Yes, but…

Yes…but aren’t there oth­er rea­sons for a trade agree­ment to open mar­kets? Even if traders don’t care right now? What about the bil­lions of poor peo­ple who are only con­sumers of agri­cul­ture? Would­n’t they be bet­ter-off with low­er barriers?

Yes, very like­ly. But the ugly mess of the draft Doha agree­ment is not the way to do that. The cru­cial mar­ket-access parts of the draft have been cor­rupt­ed by the oth­er­wise-noble idea of giv­ing trade pref­er­ences to low-income coun­tries. The pro­posed agree­ment actu­al­ly pre­serves pro­tec­tion in most low-income coun­tries. That’s not going to help the poor.

Yes…but what about an agree­ment to end the sub­si­dies to rich-coun­try farm­ers? Would­n’t that help the poor?

Yes it would; although not as much as you might think (90% of what they could gain from an agree­ment would come from low­er trade bar­ri­ers) and not as much as it would help bud­get bal­ances in rich coun­tries. But, again, the draft Doha agree­ment does­n’t do that; it does­n’t real­ly make any changes to the plans of the main sus­b­sidis­ers, the USA and the EU.

Yes…but is Doha real­ly dead for­ev­er? Don’t you agree it could come back if mar­kets turn sour in a ‘dou­ble dip’ reces­sion, or Oba­ma wins a sec­ond term, or…?

Com­plete­ly. Noth­ing is forever…except maybe The King.

Sidebar: why trade agreements?

The choice that firms and gov­ern­ments make about mar­ket open­ing strate­gies is implic­it and even uncon­scious; there’s no com­mit­tee or pub­lic enquiry. We have to turn to polit­i­cal the­o­ry for a moment to under­stand it. There are two endur­ing rea­sons to choose trade agree­ments as a means of cut­ting pro­tec­tion. One is often called the ‘terms-of-trade’ argu­ment and the oth­er, the ‘polit­i­cal econ­o­my’ argument. 

The terms-of-trade motive oper­ates when trade-exposed pro­duc­ers in an economy—especially a medi­um-sized or small econ­o­my with lit­tle or no lever­age on world prices—decide that their trade accounts would look a lot bet­ter (big­ger rev­enue, low­er input costs) if they could induce poten­tial cus­tomers to cut their import bar­ri­ers. They under­stand that one way to do this is to offer to cut import bar­ri­ers at home. This idea for a rec­i­p­ro­cal bar­gain is the com­mer­cial engine of trade nego­ti­a­tion. Absent an eco­nom­ic cri­sis of some kind, com­mer­cial demand is nec­es­sary for every trade agree­ment; but it’s not sufficient.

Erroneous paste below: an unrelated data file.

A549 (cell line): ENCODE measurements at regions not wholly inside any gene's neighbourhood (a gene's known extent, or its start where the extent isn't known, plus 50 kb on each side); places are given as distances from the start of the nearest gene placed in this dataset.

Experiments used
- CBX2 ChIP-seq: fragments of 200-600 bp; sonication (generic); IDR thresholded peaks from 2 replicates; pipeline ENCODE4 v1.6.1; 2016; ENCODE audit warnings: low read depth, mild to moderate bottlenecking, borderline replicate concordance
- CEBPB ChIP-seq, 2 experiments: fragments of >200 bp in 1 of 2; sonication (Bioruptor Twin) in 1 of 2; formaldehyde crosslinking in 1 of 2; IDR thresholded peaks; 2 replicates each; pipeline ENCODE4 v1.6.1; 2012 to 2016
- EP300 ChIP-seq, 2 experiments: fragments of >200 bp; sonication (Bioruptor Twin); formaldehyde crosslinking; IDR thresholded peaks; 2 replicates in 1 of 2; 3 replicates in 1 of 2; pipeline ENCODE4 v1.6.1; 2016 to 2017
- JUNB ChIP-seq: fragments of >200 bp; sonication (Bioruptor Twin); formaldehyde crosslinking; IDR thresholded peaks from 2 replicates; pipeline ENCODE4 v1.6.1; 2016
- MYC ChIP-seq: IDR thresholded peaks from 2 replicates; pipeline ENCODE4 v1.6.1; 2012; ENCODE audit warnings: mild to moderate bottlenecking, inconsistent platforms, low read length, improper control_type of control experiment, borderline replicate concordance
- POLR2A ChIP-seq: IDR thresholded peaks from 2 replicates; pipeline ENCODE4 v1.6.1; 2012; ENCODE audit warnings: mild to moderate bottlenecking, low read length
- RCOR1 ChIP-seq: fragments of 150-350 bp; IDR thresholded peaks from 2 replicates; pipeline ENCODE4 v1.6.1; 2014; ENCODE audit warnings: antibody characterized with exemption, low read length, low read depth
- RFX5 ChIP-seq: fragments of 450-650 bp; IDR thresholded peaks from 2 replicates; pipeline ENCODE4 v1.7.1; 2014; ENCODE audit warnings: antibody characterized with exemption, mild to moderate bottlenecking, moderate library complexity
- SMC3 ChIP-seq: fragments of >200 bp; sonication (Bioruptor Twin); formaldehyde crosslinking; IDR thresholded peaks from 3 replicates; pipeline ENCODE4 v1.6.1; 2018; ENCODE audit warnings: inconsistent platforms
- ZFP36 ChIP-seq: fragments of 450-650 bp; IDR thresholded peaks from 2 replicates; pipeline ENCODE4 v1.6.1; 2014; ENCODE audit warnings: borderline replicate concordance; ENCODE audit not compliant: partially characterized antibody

Gov­ern­ments are also dri­ven by the sec­ond cal­cu­la­tion. Min­is­ters know, or learn soon enough, that the econ­o­my will be more pro­duc­tive and grow faster if pro­tect­ed local firm are shak­en up by a bit of import­ed com­mer­cial com­pe­ti­tion. But deal­ing with the oppo­si­tion of the pro­tect­ed sec­tors to this idea is usu­al­ly a big prob­lem and mak­ing the changes stick can be even hard­er. Trade agree­ments help gov­ern­ments deal with this polit­i­cal econ­o­my prob­lem by putting the pro­tec­tion changes in the frame­work of an “inter­na­tion­al oblig­a­tion”. The agree­ments give gov­ern­ments some lever­age on polit­i­cal­ly pow­er­ful inter­est groups that want to cling to the sta­tus quo.

The two moti ves for agree­ments are linked; with­out strong com­mer­cial demand for agree­ments (the terms-of-trade motive)—or, per­haps, an eco­nom­ic cri­sis—gov­ern­ments can always find more com­fort­able ways to spend their time in office than bar­gain­ing about mar­ket access on two fronts (at home and abroad).